Choose a Hunting Clothing a suit for the transitional seasons is not as straightforward as it may seem. It is still warm enough, so hot suits won’t do; at the same time, it’s damp and rainy, and you’ll need good moisture insulation. You could try wearing regular camouflage suits with raincoats or ponchos, but they are either uncomfortable or terribly give away your presence with their appearance and rustling, and more often than not, they combine these drawbacks.
Therefore, there are excellent ready-made solutions – demi-season suits. It may seem that the more expensive the suit, the better it is, so what’s there to choose?
In this article, we will try to consider the main nuances of choosing a truly functional suit – hunting pant and jacket, tell you what to pay attention to, and how to take care of it afterwards.
Why choose a membrane fabric?
Despite the fact that membrane fabrics have become very accessible in recent years, a significant portion of domestic hunters look at them with suspicion. This conservatism is likely due to the need for minimal maintenance and higher prices compared to traditional clothing.
But the advantages that a membrane fabric provides compensate for all the troubles associated with its use. And all of this in just one garment! And if you equip yourself in layers, with thermal underwear, fleece, and an additional layer of down or Thinsulate, you’ll be able to withstand even the harshest cold with comfort.
So, membrane fabrics have raised the standard to levels unattainable by regular fabrics and have become mostly irreplaceable in many situations.
The main characteristics of a membrane fabric are resistance to water pressure, breathability, and elasticity. Over the last few years, manufacturers have made such great technological advancements that any, even the cheapest, membrane fabric will be absolutely waterproof for regular rain.
Clothing for active hunting should be lightweight, durable, and well-ventilated.
Clothing for Active Hunting
The main qualities of such suits are lightness, thinness of the material, and elasticity. It is very important for the fabric to be durable, as there is a chance of tearing the suit on branches. The suit’s material should not hinder quick weapon aiming, rustle, or creak. Another important point is that all pockets, zippers, and flaps should not be compressed by backpack straps and rifles, and they should be easy to open with one hand.
In active hunting, functionality is crucial, while the warmth of the suit is a minor factor. On the contrary, suits for active hunting should have additional cross ventilation zippers and the membrane should have a higher breathability coefficient. Otherwise, you risk sweating during movement and then quickly cooling down and getting cold during stops.
Zippers in suits for active wear are the weakest link and the most challenging to repair. Ensure that the zipper seam is reliable and treated on the inside with a special impermeable lining. The suit’s effectiveness will drop significantly if it starts leaking through the zipper. It is crucial for the zipper to be easy to open with one hand; if you feel any sticking or obstacles in its operation, refrain from purchasing such a product.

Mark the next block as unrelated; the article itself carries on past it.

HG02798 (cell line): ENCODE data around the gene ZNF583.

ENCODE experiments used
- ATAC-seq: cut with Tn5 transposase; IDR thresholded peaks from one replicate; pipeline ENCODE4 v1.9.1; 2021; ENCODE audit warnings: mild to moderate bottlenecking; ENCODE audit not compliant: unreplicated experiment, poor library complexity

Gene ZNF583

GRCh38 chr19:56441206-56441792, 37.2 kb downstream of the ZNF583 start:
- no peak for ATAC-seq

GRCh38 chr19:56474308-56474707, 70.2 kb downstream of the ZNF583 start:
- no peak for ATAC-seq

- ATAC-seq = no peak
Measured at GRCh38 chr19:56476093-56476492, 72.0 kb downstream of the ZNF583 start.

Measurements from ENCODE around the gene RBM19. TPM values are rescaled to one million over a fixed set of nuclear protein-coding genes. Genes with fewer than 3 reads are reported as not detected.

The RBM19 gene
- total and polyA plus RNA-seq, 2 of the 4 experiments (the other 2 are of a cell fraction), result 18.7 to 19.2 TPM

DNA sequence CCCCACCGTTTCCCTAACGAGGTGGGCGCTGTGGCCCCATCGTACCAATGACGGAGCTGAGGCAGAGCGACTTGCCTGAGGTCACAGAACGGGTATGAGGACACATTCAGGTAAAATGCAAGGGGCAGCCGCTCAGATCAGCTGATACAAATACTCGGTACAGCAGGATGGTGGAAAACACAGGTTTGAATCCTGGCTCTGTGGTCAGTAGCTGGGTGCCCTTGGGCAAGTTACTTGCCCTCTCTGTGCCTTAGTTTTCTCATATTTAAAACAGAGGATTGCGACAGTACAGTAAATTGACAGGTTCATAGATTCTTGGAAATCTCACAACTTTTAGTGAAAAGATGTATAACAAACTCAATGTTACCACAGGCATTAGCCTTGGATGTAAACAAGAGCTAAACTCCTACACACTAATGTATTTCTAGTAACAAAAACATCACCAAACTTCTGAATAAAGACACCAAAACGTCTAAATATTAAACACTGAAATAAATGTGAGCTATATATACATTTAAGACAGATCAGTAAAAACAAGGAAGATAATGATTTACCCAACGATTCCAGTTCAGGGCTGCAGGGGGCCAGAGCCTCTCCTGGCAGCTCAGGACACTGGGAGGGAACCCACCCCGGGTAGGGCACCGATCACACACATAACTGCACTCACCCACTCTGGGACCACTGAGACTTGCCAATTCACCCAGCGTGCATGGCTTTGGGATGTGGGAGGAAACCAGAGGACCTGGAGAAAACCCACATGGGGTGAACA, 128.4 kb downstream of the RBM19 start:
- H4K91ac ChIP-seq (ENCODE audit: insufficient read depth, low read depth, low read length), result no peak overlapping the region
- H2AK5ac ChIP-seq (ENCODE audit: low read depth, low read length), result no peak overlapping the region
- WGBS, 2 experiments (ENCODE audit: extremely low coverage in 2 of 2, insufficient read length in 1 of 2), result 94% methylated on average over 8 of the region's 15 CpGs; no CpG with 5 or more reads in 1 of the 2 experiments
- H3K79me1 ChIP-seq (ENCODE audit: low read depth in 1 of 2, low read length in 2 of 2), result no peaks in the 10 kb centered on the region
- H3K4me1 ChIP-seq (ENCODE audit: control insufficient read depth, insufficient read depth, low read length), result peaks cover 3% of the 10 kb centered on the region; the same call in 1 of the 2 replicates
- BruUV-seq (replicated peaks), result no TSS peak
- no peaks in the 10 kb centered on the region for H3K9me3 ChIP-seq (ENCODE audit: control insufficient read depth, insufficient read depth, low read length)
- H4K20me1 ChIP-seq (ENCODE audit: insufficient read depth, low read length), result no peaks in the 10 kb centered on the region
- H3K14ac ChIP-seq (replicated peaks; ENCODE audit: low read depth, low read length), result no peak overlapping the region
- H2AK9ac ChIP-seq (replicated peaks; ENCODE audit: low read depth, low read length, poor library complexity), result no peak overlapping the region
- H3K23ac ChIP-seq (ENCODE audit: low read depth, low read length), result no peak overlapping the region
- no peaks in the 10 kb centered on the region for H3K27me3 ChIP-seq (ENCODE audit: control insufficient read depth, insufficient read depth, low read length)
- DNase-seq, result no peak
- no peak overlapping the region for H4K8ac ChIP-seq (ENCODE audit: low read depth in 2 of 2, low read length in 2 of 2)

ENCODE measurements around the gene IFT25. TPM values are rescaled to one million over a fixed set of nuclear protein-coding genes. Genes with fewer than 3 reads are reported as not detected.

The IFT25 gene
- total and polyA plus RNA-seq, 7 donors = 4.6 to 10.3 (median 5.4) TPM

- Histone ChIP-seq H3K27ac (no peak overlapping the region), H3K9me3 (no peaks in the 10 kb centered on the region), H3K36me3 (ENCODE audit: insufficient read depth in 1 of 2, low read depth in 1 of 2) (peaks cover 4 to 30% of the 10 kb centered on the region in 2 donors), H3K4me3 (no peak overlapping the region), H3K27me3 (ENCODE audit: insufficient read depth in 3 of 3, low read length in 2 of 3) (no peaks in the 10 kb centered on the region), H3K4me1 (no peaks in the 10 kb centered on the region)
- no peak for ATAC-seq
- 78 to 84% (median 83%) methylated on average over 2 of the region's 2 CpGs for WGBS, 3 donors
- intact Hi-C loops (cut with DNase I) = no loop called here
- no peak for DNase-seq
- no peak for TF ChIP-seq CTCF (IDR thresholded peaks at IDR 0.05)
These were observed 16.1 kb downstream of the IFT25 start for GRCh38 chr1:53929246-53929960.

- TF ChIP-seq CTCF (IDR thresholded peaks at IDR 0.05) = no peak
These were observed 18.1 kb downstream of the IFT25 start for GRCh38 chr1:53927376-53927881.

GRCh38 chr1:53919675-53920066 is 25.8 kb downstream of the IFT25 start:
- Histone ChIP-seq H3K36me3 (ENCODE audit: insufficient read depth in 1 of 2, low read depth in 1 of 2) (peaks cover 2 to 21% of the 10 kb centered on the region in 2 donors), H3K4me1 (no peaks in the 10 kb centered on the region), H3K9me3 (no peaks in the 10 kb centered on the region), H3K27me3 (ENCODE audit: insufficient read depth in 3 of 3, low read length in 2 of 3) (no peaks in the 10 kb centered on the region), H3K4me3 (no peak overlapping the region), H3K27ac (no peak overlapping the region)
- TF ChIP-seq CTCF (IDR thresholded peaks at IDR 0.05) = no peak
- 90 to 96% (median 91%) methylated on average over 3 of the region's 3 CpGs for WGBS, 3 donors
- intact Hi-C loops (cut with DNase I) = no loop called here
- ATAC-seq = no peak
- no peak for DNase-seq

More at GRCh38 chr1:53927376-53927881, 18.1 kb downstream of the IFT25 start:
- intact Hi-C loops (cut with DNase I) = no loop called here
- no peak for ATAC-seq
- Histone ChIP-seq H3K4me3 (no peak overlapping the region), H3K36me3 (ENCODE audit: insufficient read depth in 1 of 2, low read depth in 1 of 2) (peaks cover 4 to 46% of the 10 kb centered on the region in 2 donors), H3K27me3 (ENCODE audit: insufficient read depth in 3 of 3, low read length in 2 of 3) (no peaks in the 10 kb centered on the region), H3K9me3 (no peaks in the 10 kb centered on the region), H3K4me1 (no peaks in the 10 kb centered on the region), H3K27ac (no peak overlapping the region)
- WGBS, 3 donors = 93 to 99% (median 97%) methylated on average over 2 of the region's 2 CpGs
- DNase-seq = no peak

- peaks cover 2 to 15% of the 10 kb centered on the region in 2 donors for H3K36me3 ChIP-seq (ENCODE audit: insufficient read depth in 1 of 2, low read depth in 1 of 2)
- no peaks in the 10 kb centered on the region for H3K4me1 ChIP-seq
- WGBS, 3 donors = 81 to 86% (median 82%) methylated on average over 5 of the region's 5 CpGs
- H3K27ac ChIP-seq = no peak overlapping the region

The best materials for a hunting suit are Oxford, Softshell, and Ripstop made of nylon or a nylon-cotton blend. As for the material’s density, since waterproof properties are not dependent on it, choose the thickness to your taste, guided by common sense.
Clothing for Sit-and-Wait Hunting
In contrast to suits intended for active hunting, suits for sit-and-wait hunting must have completely different qualities. Comfort and warmth take precedence here, as waiting for game to approach sometimes takes hours.
Suits for sit-and-wait hunting should be spacious, waterproof, and well-insulated.
The suit should be roomy enough to allow for several layers of insulation underneath. You can look for suits with a removable fleece lining; this will save you money on purchasing insulation. The suit itself may have a light insulating layer of hollow fiber and Thinsulate, but it’s not necessary to overdo it – otherwise, you won’t be able to control the required level of insulation, especially if the autumn turns out unexpectedly warm.
Pay attention to the seams and zippers, which should be sealed with a special insulating material. In most suits, especially budget ones, only the main seams are sealed, and this option is not suitable for long sit-and-wait hunting. While it might not be as critical for active hunting, sitting motionless and feeling water seeping into the suit is not very pleasant.
It’s good if the suit has a warm hood, insulated cuffs and lower back, and a handwarmer pocket made of warm material. These elements significantly increase the level of comfortable wear.
A bit about camouflage – hunting camouflage clothing
There is a common belief that hunting clothing must always be camouflaged, as camouflage blurs the silhouette and makes the hunter less noticeable. And this is indeed true, but under one important condition: the camouflage pattern must precisely match the color and texture of the surrounding environment. In any other case, camouflage will actually expose the hunter, regardless of how expensive it is or how advanced the technology used to create it. You will simply look like a large, contrasting, suspicious spot, and the game will instantly notice you.